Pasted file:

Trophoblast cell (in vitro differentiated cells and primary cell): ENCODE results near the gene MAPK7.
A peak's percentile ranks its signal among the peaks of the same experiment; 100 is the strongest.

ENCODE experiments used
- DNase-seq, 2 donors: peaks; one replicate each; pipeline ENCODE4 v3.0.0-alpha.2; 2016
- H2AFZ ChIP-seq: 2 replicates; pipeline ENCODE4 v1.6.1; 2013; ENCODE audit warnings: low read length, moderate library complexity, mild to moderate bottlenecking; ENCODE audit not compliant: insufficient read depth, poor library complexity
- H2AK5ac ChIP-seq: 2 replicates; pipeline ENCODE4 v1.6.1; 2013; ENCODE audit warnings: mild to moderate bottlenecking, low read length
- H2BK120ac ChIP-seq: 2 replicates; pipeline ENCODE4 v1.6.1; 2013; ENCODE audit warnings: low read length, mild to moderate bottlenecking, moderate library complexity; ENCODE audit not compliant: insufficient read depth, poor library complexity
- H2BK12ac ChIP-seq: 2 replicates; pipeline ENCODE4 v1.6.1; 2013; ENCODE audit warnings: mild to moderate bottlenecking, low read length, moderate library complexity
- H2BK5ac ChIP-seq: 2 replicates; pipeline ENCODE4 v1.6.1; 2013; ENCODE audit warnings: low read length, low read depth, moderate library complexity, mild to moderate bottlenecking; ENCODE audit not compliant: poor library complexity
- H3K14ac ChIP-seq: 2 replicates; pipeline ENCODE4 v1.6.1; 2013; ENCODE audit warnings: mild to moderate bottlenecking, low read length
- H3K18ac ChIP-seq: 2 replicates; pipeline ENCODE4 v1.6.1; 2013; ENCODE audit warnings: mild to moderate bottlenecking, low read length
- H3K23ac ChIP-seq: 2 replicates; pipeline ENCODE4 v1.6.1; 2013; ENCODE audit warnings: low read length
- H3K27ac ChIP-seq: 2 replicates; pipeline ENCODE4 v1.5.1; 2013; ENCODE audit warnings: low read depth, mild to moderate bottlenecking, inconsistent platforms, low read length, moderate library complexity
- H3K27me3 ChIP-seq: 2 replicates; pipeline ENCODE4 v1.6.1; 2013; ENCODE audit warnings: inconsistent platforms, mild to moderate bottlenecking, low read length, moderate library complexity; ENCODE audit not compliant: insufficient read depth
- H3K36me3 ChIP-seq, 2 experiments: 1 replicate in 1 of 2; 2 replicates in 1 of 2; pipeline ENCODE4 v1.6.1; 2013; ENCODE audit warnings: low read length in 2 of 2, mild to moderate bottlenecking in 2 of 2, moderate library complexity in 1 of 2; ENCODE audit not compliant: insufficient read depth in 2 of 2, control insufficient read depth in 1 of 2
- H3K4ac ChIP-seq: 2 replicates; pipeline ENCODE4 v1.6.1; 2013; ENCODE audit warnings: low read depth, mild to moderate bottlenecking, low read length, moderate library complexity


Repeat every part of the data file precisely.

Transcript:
Trophoblast cell (in vitro differentiated cells and primary cell): ENCODE results near the gene MAPK7.
A peak's percentile ranks its signal among the peaks of the same experiment; 100 is the strongest.

ENCODE experiments used
- DNase-seq, 2 donors: peaks; one replicate each; pipeline ENCODE4 v3.0.0-alpha.2; 2016
- H2AFZ ChIP-seq: 2 replicates; pipeline ENCODE4 v1.6.1; 2013; ENCODE audit warnings: low read length, moderate library complexity, mild to moderate bottlenecking; ENCODE audit not compliant: insufficient read depth, poor library complexity
- H2AK5ac ChIP-seq: 2 replicates; pipeline ENCODE4 v1.6.1; 2013; ENCODE audit warnings: mild to moderate bottlenecking, low read length
- H2BK120ac ChIP-seq: 2 replicates; pipeline ENCODE4 v1.6.1; 2013; ENCODE audit warnings: low read length, mild to moderate bottlenecking, moderate library complexity; ENCODE audit not compliant: insufficient read depth, poor library complexity
- H2BK12ac ChIP-seq: 2 replicates; pipeline ENCODE4 v1.6.1; 2013; ENCODE audit warnings: mild to moderate bottlenecking, low read length, moderate library complexity
- H2BK5ac ChIP-seq: 2 replicates; pipeline ENCODE4 v1.6.1; 2013; ENCODE audit warnings: low read length, low read depth, moderate library complexity, mild to moderate bottlenecking; ENCODE audit not compliant: poor library complexity
- H3K14ac ChIP-seq: 2 replicates; pipeline ENCODE4 v1.6.1; 2013; ENCODE audit warnings: mild to moderate bottlenecking, low read length
- H3K18ac ChIP-seq: 2 replicates; pipeline ENCODE4 v1.6.1; 2013; ENCODE audit warnings: mild to moderate bottlenecking, low read length
- H3K23ac ChIP-seq: 2 replicates; pipeline ENCODE4 v1.6.1; 2013; ENCODE audit warnings: low read length
- H3K27ac ChIP-seq: 2 replicates; pipeline ENCODE4 v1.5.1; 2013; ENCODE audit warnings: low read depth, mild to moderate bottlenecking, inconsistent platforms, low read length, moderate library complexity
- H3K27me3 ChIP-seq: 2 replicates; pipeline ENCODE4 v1.6.1; 2013; ENCODE audit warnings: inconsistent platforms, mild to moderate bottlenecking, low read length, moderate library complexity; ENCODE audit not compliant: insufficient read depth
- H3K36me3 ChIP-seq, 2 experiments: 1 replicate in 1 of 2; 2 replicates in 1 of 2; pipeline ENCODE4 v1.6.1; 2013; ENCODE audit warnings: low read length in 2 of 2, mild to moderate bottlenecking in 2 of 2, moderate library complexity in 1 of 2; ENCODE audit not compliant: insufficient read depth in 2 of 2, control insufficient read depth in 1 of 2
- H3K4ac ChIP-seq: 2 replicates; pipeline ENCODE4 v1.6.1; 2013; ENCODE audit warnings: low read depth, mild to moderate bottlenecking, low read length, moderate library complexity